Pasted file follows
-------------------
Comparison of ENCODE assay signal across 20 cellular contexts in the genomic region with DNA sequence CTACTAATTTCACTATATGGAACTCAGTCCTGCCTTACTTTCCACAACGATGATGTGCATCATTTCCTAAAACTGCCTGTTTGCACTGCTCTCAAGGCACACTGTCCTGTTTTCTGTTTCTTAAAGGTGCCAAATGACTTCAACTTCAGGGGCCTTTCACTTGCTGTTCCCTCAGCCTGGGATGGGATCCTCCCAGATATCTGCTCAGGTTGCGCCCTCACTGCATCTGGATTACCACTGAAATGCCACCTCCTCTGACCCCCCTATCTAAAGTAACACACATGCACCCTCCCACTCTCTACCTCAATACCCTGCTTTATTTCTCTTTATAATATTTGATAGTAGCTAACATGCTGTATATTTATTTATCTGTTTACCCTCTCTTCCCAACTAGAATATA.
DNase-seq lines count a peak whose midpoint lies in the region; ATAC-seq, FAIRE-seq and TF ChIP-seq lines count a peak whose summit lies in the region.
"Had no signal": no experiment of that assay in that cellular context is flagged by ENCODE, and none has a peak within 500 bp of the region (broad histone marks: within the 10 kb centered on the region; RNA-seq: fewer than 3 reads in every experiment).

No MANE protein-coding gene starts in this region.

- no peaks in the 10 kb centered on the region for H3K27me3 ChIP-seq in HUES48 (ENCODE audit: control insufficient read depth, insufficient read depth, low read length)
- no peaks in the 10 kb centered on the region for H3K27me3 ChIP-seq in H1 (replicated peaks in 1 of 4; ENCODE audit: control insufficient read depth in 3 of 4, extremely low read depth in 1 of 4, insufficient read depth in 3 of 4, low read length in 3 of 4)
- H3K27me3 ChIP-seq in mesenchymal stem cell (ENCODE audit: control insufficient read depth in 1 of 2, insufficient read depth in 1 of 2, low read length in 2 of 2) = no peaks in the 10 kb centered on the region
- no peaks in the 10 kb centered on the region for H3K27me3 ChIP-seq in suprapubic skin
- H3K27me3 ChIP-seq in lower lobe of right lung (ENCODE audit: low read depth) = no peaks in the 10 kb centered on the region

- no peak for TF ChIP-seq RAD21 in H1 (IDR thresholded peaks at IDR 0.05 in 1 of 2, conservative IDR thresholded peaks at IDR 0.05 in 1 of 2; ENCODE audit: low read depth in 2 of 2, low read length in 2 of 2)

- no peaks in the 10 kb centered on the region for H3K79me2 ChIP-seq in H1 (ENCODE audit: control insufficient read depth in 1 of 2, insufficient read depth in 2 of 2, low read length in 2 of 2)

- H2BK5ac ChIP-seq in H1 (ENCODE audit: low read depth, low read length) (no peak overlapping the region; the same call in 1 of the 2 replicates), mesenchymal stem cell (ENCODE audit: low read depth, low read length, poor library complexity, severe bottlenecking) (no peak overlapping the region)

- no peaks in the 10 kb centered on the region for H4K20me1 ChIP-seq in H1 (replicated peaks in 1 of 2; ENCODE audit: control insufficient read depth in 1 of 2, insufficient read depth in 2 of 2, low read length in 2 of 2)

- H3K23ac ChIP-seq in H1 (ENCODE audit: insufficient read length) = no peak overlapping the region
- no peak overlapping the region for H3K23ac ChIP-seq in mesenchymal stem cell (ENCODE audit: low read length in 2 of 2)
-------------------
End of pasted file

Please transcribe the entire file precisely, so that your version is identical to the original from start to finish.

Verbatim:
Comparison of ENCODE assay signal across 20 cellular contexts in the genomic region with DNA sequence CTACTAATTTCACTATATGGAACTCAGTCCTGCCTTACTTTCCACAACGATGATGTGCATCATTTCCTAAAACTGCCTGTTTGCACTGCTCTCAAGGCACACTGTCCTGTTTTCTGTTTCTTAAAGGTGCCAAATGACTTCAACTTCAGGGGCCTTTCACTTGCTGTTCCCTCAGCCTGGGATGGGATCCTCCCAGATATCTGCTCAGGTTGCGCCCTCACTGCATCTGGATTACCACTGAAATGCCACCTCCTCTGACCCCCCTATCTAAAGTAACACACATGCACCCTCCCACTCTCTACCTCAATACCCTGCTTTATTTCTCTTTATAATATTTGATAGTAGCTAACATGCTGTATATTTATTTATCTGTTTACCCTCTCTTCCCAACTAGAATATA.
DNase-seq lines count a peak whose midpoint lies in the region; ATAC-seq, FAIRE-seq and TF ChIP-seq lines count a peak whose summit lies in the region.
"Had no signal": no experiment of that assay in that cellular context is flagged by ENCODE, and none has a peak within 500 bp of the region (broad histone marks: within the 10 kb centered on the region; RNA-seq: fewer than 3 reads in every experiment).

No MANE protein-coding gene starts in this region.

- no peaks in the 10 kb centered on the region for H3K27me3 ChIP-seq in HUES48 (ENCODE audit: control insufficient read depth, insufficient read depth, low read length)
- no peaks in the 10 kb centered on the region for H3K27me3 ChIP-seq in H1 (replicated peaks in 1 of 4; ENCODE audit: control insufficient read depth in 3 of 4, extremely low read depth in 1 of 4, insufficient read depth in 3 of 4, low read length in 3 of 4)
- H3K27me3 ChIP-seq in mesenchymal stem cell (ENCODE audit: control insufficient read depth in 1 of 2, insufficient read depth in 1 of 2, low read length in 2 of 2) = no peaks in the 10 kb centered on the region
- no peaks in the 10 kb centered on the region for H3K27me3 ChIP-seq in suprapubic skin
- H3K27me3 ChIP-seq in lower lobe of right lung (ENCODE audit: low read depth) = no peaks in the 10 kb centered on the region

- no peak for TF ChIP-seq RAD21 in H1 (IDR thresholded peaks at IDR 0.05 in 1 of 2, conservative IDR thresholded peaks at IDR 0.05 in 1 of 2; ENCODE audit: low read depth in 2 of 2, low read length in 2 of 2)

- no peaks in the 10 kb centered on the region for H3K79me2 ChIP-seq in H1 (ENCODE audit: control insufficient read depth in 1 of 2, insufficient read depth in 2 of 2, low read length in 2 of 2)

- H2BK5ac ChIP-seq in H1 (ENCODE audit: low read depth, low read length) (no peak overlapping the region; the same call in 1 of the 2 replicates), mesenchymal stem cell (ENCODE audit: low read depth, low read length, poor library complexity, severe bottlenecking) (no peak overlapping the region)

- no peaks in the 10 kb centered on the region for H4K20me1 ChIP-seq in H1 (replicated peaks in 1 of 2; ENCODE audit: control insufficient read depth in 1 of 2, insufficient read depth in 2 of 2, low read length in 2 of 2)

- H3K23ac ChIP-seq in H1 (ENCODE audit: insufficient read length) = no peak overlapping the region
- no peak overlapping the region for H3K23ac ChIP-seq in mesenchymal stem cell (ENCODE audit: low read length in 2 of 2)